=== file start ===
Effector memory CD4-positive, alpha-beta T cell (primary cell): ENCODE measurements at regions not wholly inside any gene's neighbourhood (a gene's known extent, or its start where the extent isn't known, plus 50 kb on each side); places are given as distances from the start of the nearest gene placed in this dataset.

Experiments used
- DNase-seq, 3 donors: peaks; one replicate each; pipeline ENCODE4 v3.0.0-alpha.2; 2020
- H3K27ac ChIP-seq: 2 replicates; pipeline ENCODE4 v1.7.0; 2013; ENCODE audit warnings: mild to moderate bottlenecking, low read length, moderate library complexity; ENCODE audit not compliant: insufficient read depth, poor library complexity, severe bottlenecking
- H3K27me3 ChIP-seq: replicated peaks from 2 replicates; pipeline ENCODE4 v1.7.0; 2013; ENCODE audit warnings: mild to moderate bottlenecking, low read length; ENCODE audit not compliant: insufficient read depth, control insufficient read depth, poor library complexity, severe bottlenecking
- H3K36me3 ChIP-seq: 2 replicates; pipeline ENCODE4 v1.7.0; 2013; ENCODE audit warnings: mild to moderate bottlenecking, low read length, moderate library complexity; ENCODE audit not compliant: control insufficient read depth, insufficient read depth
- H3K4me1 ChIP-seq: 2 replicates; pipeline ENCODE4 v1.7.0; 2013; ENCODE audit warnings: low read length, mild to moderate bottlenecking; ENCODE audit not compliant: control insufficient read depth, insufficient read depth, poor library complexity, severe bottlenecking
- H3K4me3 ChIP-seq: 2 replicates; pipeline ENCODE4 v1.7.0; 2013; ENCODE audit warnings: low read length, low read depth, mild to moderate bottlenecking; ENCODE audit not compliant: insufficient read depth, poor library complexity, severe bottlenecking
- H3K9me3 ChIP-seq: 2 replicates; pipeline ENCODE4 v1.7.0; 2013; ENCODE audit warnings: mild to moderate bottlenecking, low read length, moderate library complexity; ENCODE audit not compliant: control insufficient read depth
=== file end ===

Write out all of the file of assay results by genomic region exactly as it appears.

Effector memory CD4-positive, alpha-beta T cell (primary cell): ENCODE measurements at regions not wholly inside any gene's neighbourhood (a gene's known extent, or its start where the extent isn't known, plus 50 kb on each side); places are given as distances from the start of the nearest gene placed in this dataset.

Experiments used
- DNase-seq, 3 donors: peaks; one replicate each; pipeline ENCODE4 v3.0.0-alpha.2; 2020
- H3K27ac ChIP-seq: 2 replicates; pipeline ENCODE4 v1.7.0; 2013; ENCODE audit warnings: mild to moderate bottlenecking, low read length, moderate library complexity; ENCODE audit not compliant: insufficient read depth, poor library complexity, severe bottlenecking
- H3K27me3 ChIP-seq: replicated peaks from 2 replicates; pipeline ENCODE4 v1.7.0; 2013; ENCODE audit warnings: mild to moderate bottlenecking, low read length; ENCODE audit not compliant: insufficient read depth, control insufficient read depth, poor library complexity, severe bottlenecking
- H3K36me3 ChIP-seq: 2 replicates; pipeline ENCODE4 v1.7.0; 2013; ENCODE audit warnings: mild to moderate bottlenecking, low read length, moderate library complexity; ENCODE audit not compliant: control insufficient read depth, insufficient read depth
- H3K4me1 ChIP-seq: 2 replicates; pipeline ENCODE4 v1.7.0; 2013; ENCODE audit warnings: low read length, mild to moderate bottlenecking; ENCODE audit not compliant: control insufficient read depth, insufficient read depth, poor library complexity, severe bottlenecking
- H3K4me3 ChIP-seq: 2 replicates; pipeline ENCODE4 v1.7.0; 2013; ENCODE audit warnings: low read length, low read depth, mild to moderate bottlenecking; ENCODE audit not compliant: insufficient read depth, poor library complexity, severe bottlenecking
- H3K9me3 ChIP-seq: 2 replicates; pipeline ENCODE4 v1.7.0; 2013; ENCODE audit warnings: mild to moderate bottlenecking, low read length, moderate library complexity; ENCODE audit not compliant: control insufficient read depth